Boris Johnson: It’s ‘unfair’ to say government was ‘unprepared’
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Prime Minister Boris Johnson is facing mounting pressure to shuffle his top team, and while a date for the mix-up has not been set, allies in the Tory party are expecting it to take place after the COP26 in November. A reshuffle was expected earlier than this, however, it has likely been delayed in favour of Alok Sharma, reportedly one of Mr Johnson’s most coveted ministers, who is currently president of the COP26 summit.
One cabinet minister said: “The sense now is there won’t be a reshuffle after COP because Alok will need to be found a job and the PM is very fond of him.
“It’s likely November or possibly January, a new year and a new start.”
But who will stay and who will go in the reshuffle?
Mr Johnson is expected to bring back key allies into the fold with the reshuffle – and getting rid of those who have caused scandal throughout the coronavirus pandemic.
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Widely tipped to be on the way out is the Education Secretary Gavin Williamson, whose exams fiasco in 2020 saw him just about cling on to his job.
However, Mr Williamson is known in parliamentary circles for his so-called “black book” of party secrets that could be a danger to Mr Johnson.
Mr Williamson could just as easily be moved across to another position, potentially Leader of the House of Commons, which currently belongs to Jacob Rees Mogg, who has been mooted to become Treasury Chief Secretary.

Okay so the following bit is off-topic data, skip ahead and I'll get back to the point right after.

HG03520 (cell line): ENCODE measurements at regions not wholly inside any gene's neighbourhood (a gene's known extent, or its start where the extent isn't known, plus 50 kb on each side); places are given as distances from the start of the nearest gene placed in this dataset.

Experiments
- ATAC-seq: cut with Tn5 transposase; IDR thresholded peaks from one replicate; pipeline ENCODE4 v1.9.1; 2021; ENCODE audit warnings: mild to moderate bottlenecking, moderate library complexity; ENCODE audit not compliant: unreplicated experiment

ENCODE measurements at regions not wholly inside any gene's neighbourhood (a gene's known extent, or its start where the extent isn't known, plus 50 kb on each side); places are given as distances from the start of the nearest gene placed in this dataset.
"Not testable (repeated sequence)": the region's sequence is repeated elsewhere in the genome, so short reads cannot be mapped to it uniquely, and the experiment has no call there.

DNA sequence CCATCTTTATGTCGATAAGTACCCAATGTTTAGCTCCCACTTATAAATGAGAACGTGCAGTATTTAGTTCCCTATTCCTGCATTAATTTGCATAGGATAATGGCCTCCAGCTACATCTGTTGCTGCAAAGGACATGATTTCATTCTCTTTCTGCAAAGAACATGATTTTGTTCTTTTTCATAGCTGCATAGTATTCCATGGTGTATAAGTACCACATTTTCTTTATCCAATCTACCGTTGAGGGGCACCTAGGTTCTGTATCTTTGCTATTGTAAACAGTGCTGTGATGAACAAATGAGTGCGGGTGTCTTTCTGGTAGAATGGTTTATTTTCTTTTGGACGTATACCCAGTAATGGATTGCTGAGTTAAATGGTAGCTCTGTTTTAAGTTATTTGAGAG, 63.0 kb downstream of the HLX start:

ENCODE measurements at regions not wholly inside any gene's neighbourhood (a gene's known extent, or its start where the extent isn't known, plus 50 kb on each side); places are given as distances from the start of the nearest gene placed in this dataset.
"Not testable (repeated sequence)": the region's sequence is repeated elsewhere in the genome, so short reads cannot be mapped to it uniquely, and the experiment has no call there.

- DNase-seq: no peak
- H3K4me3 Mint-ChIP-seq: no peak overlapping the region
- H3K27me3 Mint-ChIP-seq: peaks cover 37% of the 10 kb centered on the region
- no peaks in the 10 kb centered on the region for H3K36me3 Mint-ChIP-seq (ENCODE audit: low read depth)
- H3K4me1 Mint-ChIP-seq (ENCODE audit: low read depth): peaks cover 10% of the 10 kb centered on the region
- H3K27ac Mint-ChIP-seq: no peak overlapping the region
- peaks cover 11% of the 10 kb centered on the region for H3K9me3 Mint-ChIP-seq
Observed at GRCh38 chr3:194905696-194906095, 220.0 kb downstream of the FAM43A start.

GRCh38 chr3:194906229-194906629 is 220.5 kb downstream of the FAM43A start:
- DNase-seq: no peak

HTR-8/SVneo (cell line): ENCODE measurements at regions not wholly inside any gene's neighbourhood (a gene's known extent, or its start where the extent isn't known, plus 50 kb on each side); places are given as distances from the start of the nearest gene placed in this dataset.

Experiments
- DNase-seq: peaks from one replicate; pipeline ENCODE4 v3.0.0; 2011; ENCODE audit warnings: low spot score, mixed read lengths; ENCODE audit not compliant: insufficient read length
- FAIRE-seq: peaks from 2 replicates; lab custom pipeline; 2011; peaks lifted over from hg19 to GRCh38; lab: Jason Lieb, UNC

Michael Gove, one of Mr Johnson’s closest allies, is likely to be rewarded with one of the great offices of state for his loyalty throughout the pandemic.
He could take up the mantle of Home Secretary from Priti Patel, or more likely Dominic Raab’s Foreign Secretary seat following his well-documented disastrous approach to the situation in Afghanistan.
One senior Government source said regarding a potential exit for Mr Raab: “I think he is toast in the next reshuffle.
“It is a poorly led organisation with a control freak in charge who won’t delegate anything. Officials are terrified of him.”
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A senior Tory MP also said the Foreign Office is “seen as a basket case” within Government.
One minister who is likely to be rewarded is Liz Truss, who is highly popular with party members for her steadfastness in securing post-Brexit trade deals across the globe.
Elsewhere, Anne Marie Trevelyan, who previously served as International Development Secretary, is tipped for a return to the front benches.
Party officials have said the next reshuffle will also “break the seal” on the 2019 intake of Tory MPs, promoting some into the ministerial ranks as part of a two-part strategy to refresh the top team.
Of the 107 MPs who were elected in 2019, Claire Coutinho and Laura Trott, both former ministerial advisers and now parliamentary aides, are said to have caught Mr Johnson’s eye.
Angela Richardson, a former investment banker, is also highly rated by party whips, along with James Sunderland, a former army colonel.
Mr Johnson is expected to want to give positions to MPs based in the so-called ‘red wall’ of the north of England.
One top contender for a ministerial role is Jacob Young, MP for Redcar, a former technician at a petrochemical company.
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